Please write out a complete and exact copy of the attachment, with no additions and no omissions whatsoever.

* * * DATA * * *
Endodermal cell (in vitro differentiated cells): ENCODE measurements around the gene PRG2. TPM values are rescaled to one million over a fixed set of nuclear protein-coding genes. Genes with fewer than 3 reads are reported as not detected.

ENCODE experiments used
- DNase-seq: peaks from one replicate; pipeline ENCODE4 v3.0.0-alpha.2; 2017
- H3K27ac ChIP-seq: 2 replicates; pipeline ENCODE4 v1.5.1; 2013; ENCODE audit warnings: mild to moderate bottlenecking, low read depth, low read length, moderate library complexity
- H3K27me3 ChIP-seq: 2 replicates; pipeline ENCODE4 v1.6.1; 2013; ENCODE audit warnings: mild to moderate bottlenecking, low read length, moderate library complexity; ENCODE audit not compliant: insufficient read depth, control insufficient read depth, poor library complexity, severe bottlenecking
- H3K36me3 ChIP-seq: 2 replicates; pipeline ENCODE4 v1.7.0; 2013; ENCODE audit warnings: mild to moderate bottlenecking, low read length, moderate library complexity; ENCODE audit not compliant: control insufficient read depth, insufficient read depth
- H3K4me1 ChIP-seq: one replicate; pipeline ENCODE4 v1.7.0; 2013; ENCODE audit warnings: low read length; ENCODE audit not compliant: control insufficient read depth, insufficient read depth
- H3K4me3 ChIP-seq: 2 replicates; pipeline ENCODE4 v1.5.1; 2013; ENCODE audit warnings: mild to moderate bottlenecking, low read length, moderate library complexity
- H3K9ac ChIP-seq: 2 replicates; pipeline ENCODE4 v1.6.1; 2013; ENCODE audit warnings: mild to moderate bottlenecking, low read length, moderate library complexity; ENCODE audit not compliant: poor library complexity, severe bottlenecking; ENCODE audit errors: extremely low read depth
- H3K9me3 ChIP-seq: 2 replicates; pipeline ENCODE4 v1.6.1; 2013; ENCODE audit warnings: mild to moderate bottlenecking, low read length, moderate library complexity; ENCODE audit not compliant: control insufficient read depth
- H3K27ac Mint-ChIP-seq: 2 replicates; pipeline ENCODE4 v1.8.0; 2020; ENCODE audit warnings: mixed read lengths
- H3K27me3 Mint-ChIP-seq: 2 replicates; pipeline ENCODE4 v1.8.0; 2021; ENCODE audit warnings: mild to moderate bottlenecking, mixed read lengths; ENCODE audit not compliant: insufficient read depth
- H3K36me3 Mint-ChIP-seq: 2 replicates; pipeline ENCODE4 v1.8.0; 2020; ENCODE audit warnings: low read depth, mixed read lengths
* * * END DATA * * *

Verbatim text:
Endodermal cell (in vitro differentiated cells): ENCODE measurements around the gene PRG2. TPM values are rescaled to one million over a fixed set of nuclear protein-coding genes. Genes with fewer than 3 reads are reported as not detected.

ENCODE experiments used
- DNase-seq: peaks from one replicate; pipeline ENCODE4 v3.0.0-alpha.2; 2017
- H3K27ac ChIP-seq: 2 replicates; pipeline ENCODE4 v1.5.1; 2013; ENCODE audit warnings: mild to moderate bottlenecking, low read depth, low read length, moderate library complexity
- H3K27me3 ChIP-seq: 2 replicates; pipeline ENCODE4 v1.6.1; 2013; ENCODE audit warnings: mild to moderate bottlenecking, low read length, moderate library complexity; ENCODE audit not compliant: insufficient read depth, control insufficient read depth, poor library complexity, severe bottlenecking
- H3K36me3 ChIP-seq: 2 replicates; pipeline ENCODE4 v1.7.0; 2013; ENCODE audit warnings: mild to moderate bottlenecking, low read length, moderate library complexity; ENCODE audit not compliant: control insufficient read depth, insufficient read depth
- H3K4me1 ChIP-seq: one replicate; pipeline ENCODE4 v1.7.0; 2013; ENCODE audit warnings: low read length; ENCODE audit not compliant: control insufficient read depth, insufficient read depth
- H3K4me3 ChIP-seq: 2 replicates; pipeline ENCODE4 v1.5.1; 2013; ENCODE audit warnings: mild to moderate bottlenecking, low read length, moderate library complexity
- H3K9ac ChIP-seq: 2 replicates; pipeline ENCODE4 v1.6.1; 2013; ENCODE audit warnings: mild to moderate bottlenecking, low read length, moderate library complexity; ENCODE audit not compliant: poor library complexity, severe bottlenecking; ENCODE audit errors: extremely low read depth
- H3K9me3 ChIP-seq: 2 replicates; pipeline ENCODE4 v1.6.1; 2013; ENCODE audit warnings: mild to moderate bottlenecking, low read length, moderate library complexity; ENCODE audit not compliant: control insufficient read depth
- H3K27ac Mint-ChIP-seq: 2 replicates; pipeline ENCODE4 v1.8.0; 2020; ENCODE audit warnings: mixed read lengths
- H3K27me3 Mint-ChIP-seq: 2 replicates; pipeline ENCODE4 v1.8.0; 2021; ENCODE audit warnings: mild to moderate bottlenecking, mixed read lengths; ENCODE audit not compliant: insufficient read depth
- H3K36me3 Mint-ChIP-seq: 2 replicates; pipeline ENCODE4 v1.8.0; 2020; ENCODE audit warnings: low read depth, mixed read lengths